Top-down, two-player food fights sure sound like a recipe for success, but Nom Nom Apocalypse lacks the mechanical garnish to distinguish itself in the competitive rogue-lite/rogue-like space. PC Invasion’s Greg Bargas compares it to Enter the Gungeon. There’s challenging battles, there’s tactics, but nary enough depth to sustain long-term play. And while participating in a few food-flavored firefights certainly stimulate the senses, the tedious and buggy nature of the game also curb enthusiasm at every possible turn. It’s difficult to imagine many players coming back for a second bite.
The premise seems simple: mass hysteria has ensued following an invasion of evil creatures that have possessed all our favorite foods — an incredibly potent commentary on how the unhealthy lifestyles we lead will ultimately come back to bite us in the butt. Except, Nom Nom Apocalypse isn’t really about anything at all. Things need killing, and you and your plus one are the killers. The top-down shooting action is all too familiar, with nothing but a somewhat stale, food-focused aesthetic to sustain it.
Nom Nom Apocalypse earns its rogue-lite label for its five procedurally generated stages — each one themed after a style of food. Every run consists of these five stages, presented in a randomized order; the challenge ramps up dramatically after every stage clear. Playing alone or locally with a friend, you fight through randomized rooms chock full of enemies. At the end of each stage: a unique boss whose health and attacks vary based on the stage count. The same boss, if encountered five stages into a run (rather than, say, the first), will have a vast array of new abilities on top of an enormous health pool to compensate.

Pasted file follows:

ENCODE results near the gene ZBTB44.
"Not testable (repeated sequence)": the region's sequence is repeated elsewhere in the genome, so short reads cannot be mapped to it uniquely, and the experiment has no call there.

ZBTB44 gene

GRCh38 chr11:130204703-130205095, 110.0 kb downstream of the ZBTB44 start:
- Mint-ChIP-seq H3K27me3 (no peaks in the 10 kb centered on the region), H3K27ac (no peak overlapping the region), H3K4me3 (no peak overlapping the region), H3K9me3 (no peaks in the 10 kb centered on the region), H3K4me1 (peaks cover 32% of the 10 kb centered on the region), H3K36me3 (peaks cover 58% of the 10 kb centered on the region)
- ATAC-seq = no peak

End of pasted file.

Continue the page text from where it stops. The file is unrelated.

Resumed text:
Between each stage, you have the option to invest in-game currency in up to three perks for your character. Perks grant additional bonuses and modifiers that range from invaluable to mildly convenient. If you happen to taste death at any point in your run, you’ll be back at stage one with all your perks and funds intact. Nom Nom Apocalypse’s overarching progress does make runs a tad more forgiving, but it’s all too minor and lackluster to avoid the overwhelming feeling of stagnation. Runs are too generous with the in-game currency, and perks are too limited.
An appetite for murder
A plethora of playable characters, unlocked through challenges, are available for your choosing. Though each one has identical stats and starters weapons, they distinguish themselves through their traits and special abilities. Every character has a unique trait: a minor modifier that has very little bearing on playstyle. More significant is their special ability, which can be activated upon filling the “power grease” meter for a temporary edge in battle. One character might snag a speed boost, another might unleash a fire blast, but none make any character more worthwhile than the others.
It’s the guns that really determine the outcome of a battle, and Nom Nom Apocalypse has a smorgasbord of them. You can only carry three guns at once, however, so choose carefully. Each stage rewards you with new guns at certain milestones within each stage, or offers up a variety of vending machines through which you can purchase new guns with currency. Health, ammunition, and power grease fill-ups can also be purchased at their corresponding machines.